Ponting fury as England pull off the great escape

Australia captain condemns time-wasting as home side hold out for dramatic draw

England's valiant draw in the opening Ashes Test was embroiled in controversy last night. After securing a highly unlikely result which leaves the series level with four to play, Andrew Strauss's side were virtually charged with abusing the spirit of the game by Australia's captain, Ricky Ponting.

With time running out and England's last-wicket pair of James Anderson and Monty Panesar at the crease and England barely ahead of Australia, the 12th man, Bilal Shafayat, and their temporary physiotherapist, Steve McCaig, were dispatched from the dressing room with drinks, spare gloves and towels in case the batsmen needed a rub down.

If it was understandable in the heat of the moment, it was also unsavoury, almost betraying the wonderfully gritty 74 from 245 balls by Paul Collingwood that had enable them to be in such a position. As it happened, Anderson turned his back on them and continued his vigil at the creased with Panesar.

But Ponting said afterwards: "I thought it was pretty ordinary to be honest. They can play whatever they want to play. We have come to play by the rules and the spirit of the game but it is up to them to play how they want to do."

The delaying tactics were not quite the difference between a sapping defeat and a draw for England, and indeed they might have disturbed the batsmen's concentration at a crucial moment. But that, as Ponting seemed to indicate, was not the point.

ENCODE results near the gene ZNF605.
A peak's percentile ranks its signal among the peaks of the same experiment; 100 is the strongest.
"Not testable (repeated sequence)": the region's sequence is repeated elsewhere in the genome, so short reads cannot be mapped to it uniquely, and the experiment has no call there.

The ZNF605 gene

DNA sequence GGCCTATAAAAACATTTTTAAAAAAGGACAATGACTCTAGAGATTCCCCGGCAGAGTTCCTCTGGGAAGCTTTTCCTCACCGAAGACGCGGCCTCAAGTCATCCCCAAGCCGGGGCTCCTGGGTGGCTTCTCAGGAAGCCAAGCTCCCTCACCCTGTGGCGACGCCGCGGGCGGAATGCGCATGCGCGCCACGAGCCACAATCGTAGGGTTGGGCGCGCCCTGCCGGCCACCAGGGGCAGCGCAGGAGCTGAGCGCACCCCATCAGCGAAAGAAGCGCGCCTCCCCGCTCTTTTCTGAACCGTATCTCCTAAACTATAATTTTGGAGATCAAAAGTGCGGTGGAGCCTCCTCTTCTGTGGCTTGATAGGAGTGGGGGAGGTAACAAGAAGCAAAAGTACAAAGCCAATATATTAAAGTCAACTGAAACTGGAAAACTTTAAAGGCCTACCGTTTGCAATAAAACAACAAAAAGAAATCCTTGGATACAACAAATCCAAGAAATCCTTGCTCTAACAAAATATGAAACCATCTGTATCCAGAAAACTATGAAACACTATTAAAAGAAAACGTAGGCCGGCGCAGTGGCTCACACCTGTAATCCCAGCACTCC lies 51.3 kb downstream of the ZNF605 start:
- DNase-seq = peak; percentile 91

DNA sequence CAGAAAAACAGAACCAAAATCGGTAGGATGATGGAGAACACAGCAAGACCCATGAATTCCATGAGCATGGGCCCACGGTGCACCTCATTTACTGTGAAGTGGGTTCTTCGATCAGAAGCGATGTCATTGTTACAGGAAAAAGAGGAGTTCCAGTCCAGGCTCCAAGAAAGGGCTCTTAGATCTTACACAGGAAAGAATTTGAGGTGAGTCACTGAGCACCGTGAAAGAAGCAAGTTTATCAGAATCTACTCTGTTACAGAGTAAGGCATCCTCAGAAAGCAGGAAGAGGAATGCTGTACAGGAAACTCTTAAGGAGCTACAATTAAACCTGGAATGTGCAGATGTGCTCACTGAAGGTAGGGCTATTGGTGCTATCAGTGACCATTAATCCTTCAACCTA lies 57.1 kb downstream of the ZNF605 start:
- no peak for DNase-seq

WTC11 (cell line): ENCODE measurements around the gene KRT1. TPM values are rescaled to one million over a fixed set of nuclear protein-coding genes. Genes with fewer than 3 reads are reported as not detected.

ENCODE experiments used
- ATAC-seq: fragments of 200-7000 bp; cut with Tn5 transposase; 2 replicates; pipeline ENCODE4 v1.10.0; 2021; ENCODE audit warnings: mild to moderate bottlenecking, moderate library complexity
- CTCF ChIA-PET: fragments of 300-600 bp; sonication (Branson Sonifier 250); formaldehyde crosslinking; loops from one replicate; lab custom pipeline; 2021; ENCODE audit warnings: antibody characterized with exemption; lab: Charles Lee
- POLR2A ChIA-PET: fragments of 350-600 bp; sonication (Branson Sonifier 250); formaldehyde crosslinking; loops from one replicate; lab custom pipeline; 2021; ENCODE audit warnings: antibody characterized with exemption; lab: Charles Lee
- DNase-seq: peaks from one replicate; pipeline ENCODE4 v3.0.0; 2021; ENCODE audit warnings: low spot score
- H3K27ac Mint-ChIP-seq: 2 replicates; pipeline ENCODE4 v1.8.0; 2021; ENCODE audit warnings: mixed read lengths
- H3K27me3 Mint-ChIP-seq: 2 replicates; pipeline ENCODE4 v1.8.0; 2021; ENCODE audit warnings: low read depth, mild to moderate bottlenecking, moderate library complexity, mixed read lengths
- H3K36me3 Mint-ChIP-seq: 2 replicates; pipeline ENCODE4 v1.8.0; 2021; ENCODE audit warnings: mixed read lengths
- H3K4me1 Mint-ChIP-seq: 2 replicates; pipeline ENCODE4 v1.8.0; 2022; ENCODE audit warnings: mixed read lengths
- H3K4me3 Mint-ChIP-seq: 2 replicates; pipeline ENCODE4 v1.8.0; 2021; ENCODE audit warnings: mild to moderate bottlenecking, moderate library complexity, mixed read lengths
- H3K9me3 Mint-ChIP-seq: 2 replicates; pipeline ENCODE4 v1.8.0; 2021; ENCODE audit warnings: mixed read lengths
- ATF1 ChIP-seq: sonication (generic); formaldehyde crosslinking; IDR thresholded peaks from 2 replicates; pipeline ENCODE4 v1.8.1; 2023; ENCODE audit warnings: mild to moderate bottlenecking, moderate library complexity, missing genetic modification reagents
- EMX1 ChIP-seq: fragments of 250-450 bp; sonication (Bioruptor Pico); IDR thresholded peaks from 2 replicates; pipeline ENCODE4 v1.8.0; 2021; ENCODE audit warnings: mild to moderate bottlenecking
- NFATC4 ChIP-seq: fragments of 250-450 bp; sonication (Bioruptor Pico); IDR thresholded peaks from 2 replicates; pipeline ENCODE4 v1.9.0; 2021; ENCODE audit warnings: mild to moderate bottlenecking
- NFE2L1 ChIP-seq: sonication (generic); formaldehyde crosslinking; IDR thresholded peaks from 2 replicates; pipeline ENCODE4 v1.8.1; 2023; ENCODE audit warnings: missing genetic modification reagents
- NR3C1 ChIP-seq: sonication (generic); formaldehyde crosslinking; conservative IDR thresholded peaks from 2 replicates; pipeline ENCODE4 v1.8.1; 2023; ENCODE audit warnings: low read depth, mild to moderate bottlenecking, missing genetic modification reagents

There will be many other moments in this series when the players are not enamoured of each other's approach and England will have to watch it. Having been outplayed for most of the five days in Cardiff they knew how lucky they were to escape with a draw. Australia needed only one wicket in the last 11.3 overs of the match to win.

Collingwood had finally been out, steering to gully, but then Anderson and Panesar, without undue alarm, resisted Australia's finest. By the close England were just 13 runs ahead on 252 for 9 but time had run out for Australia.

Collingwood, the gritty Durham player, whose place always seem to be under pressure, said: "We can take a ot of confidence out of this game. We showed great character and heart, there is a lot of passion in that dressing room so we can take a lot from this."

He seemed to be remonstrating with himself for getting out. "I knew what I had to do in that situation and that was to bat for three sessions," he said. "It is a difficult thing to do and in the end I probably gave my wicket away which was disappointing.